Brinkman, C. C., S. J. Rouhani, N. Srinivasan, and V. H. Engelhard. 2013. Peripheral tissue homing receptors enable T cell entry into lymph nodes and affect the anatomical distribution of memory cells. J. Immunol. 191: 2412–2425.

Several small errors appear in figure labeling. In Figs. 4E and 4G, the y-axis label should read “# of CD44hi CD8 Cotransfer,” not “% of CD44hi CD8 Cotransfer;” in Fig. 6E, the y-axis label should read “α4 SP of CD44hi CD8+,” not “ESL SP of CD44hi CD8+;” and in Fig. 8A, the x-axis label for the rightmost black bar should read “s.c. Vac-OVA,” not “s.v. Vac-OVA.” We apologize for any confusion this may have caused. The corrected figures are shown below. The legends were correct as published and are shown below for reference.

FIGURE 4.

α4β1 and ESL can mediate CD62L-independent entry of activated OT-I T cells into LN. (AG) CD8 T cells were enriched from LN and spleen of s.c. BMDC immunized mice, labeled with CellTrace Violet, treated with MEL-14 for 30 min and injected into naive B6 mice. Recipients were treated i.p. with 100 μg 9A9, RB40, MK2-7, or Rat IgG control Abs 8 h prior to T cell transfer, and processed for flow cytometry 16 h later. Skin LN composed of pooled axillary, brachial, cervical, and inguinal LN. (A and B) Results are from at least three mice per group from one experiment representative of two independent experiments. (C) Plots are gated on labeled Thy1.1+CD8+ OT-I or Thy1.1negCD44+CD8+ endogenous T cells and positive staining thresholds were set with FMO controls. (C–G) Results are from at least three mice per group from one experiment representative of three independent experiments. Bars show mean values (± SEM). *p < 0.05, **p < 0.01, ***p < 0.001 unpaired Student t test in (A) and (B), Tukey posttests of one-way ANOVA in (D–G).

FIGURE 4.

α4β1 and ESL can mediate CD62L-independent entry of activated OT-I T cells into LN. (AG) CD8 T cells were enriched from LN and spleen of s.c. BMDC immunized mice, labeled with CellTrace Violet, treated with MEL-14 for 30 min and injected into naive B6 mice. Recipients were treated i.p. with 100 μg 9A9, RB40, MK2-7, or Rat IgG control Abs 8 h prior to T cell transfer, and processed for flow cytometry 16 h later. Skin LN composed of pooled axillary, brachial, cervical, and inguinal LN. (A and B) Results are from at least three mice per group from one experiment representative of two independent experiments. (C) Plots are gated on labeled Thy1.1+CD8+ OT-I or Thy1.1negCD44+CD8+ endogenous T cells and positive staining thresholds were set with FMO controls. (C–G) Results are from at least three mice per group from one experiment representative of three independent experiments. Bars show mean values (± SEM). *p < 0.05, **p < 0.01, ***p < 0.001 unpaired Student t test in (A) and (B), Tukey posttests of one-way ANOVA in (D–G).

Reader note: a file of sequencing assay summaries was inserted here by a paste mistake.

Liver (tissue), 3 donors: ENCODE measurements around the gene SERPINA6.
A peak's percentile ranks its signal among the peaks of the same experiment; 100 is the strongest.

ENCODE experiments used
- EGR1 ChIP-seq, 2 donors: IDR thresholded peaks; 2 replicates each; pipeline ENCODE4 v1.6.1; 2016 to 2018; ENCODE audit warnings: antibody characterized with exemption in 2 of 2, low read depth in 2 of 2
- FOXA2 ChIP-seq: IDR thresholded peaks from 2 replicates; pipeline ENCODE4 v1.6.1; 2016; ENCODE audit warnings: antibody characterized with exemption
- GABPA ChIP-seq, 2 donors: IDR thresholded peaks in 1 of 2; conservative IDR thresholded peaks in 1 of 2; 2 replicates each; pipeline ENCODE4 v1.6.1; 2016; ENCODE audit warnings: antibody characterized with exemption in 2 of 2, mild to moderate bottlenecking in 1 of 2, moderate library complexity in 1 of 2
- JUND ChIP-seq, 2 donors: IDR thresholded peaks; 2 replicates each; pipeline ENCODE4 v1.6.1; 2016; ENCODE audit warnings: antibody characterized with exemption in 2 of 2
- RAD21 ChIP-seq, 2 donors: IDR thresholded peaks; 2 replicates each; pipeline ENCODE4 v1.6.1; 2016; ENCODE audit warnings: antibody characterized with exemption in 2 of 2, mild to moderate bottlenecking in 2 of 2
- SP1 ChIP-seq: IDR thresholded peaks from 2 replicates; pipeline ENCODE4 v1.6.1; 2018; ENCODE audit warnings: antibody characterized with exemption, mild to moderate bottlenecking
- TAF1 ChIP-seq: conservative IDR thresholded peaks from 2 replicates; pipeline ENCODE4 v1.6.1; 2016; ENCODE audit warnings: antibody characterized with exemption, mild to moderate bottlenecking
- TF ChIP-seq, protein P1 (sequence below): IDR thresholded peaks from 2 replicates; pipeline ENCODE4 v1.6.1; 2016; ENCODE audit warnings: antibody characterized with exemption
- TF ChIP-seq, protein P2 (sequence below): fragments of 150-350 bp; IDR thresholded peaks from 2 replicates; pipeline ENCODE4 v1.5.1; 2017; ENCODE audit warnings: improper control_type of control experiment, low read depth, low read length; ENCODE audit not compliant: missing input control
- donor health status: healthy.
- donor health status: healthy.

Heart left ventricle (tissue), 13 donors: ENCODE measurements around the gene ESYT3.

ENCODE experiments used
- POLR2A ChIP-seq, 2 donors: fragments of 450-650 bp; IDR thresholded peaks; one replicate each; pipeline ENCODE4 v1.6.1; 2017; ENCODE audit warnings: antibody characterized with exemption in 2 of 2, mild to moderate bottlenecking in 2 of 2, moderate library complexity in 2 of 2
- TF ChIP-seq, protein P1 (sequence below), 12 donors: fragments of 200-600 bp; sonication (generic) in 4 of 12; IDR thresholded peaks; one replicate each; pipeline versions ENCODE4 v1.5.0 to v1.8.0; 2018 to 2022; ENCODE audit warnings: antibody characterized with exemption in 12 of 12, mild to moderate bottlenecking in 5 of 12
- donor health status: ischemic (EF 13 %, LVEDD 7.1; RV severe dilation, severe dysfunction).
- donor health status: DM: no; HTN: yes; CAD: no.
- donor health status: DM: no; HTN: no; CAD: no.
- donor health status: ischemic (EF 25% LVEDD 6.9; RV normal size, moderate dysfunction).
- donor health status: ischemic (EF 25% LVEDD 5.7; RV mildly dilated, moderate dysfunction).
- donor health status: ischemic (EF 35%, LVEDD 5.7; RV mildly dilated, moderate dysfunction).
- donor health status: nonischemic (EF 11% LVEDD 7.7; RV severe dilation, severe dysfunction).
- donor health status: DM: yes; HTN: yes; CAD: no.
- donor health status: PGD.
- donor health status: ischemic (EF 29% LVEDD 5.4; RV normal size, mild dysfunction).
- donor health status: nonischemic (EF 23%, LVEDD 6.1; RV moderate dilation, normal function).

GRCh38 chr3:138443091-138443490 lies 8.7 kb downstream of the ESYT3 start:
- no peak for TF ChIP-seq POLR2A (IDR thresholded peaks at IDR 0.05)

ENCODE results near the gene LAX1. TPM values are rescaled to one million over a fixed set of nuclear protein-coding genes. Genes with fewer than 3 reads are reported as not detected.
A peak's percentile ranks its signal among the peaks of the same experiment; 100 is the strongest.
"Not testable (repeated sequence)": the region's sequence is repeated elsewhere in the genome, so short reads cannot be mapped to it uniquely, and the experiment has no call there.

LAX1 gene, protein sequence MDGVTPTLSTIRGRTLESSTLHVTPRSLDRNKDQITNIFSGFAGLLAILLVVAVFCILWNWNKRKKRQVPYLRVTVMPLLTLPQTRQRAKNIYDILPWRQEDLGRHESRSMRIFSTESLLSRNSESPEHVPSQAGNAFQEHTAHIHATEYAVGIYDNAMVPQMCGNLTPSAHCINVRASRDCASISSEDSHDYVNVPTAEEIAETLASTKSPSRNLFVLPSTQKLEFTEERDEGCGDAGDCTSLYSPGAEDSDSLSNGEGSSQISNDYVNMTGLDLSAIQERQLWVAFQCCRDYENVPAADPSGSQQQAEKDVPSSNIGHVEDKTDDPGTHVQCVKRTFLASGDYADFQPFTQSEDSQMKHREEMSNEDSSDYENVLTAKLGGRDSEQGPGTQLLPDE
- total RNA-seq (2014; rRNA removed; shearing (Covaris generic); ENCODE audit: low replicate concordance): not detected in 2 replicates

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FIGURE 6.

Expression of peripheral tissue HR influences the distribution of LN-resident memory cells independent of CD62L Thy 1.2+ mice received CFSE+Thy 1.1+ OT-I cells and were immunized i.v. (A and F) or s.c. (B–F) with BMDC. Mice were harvested 6–8 wk later. Plots are gated on CD44hiCD8+ Thy1.1+ cells in (A) and (B) and positive staining thresholds were set with FMO controls. (D and E) CD44hiCD8+Thy1.1neg (non OT-I) T cells were gated on and the fraction expressing the indicated peripheral tissue HR was determined. Skin LN composed of pooled axillary, brachial, cervical, and inguinal LN. (A and B) Results representative of 6–10 mice of each condition from three to four experiments. (C) Results are pooled data of five to six mice from two experiments. (D and E) Results are pooled data of eight mice from two experiments. Bars show mean values (± SEM). *p < 0.05, **p < 0.01, ***p < 0.001 paired Student t test compared with skin LN in (C–E), unpaired in (F). In (F), total skin T cell cellularity estimated by extrapolating cell counts from two ears (∼2 cm2) to the entire surface area of a 20-g mouse (∼36 cm2).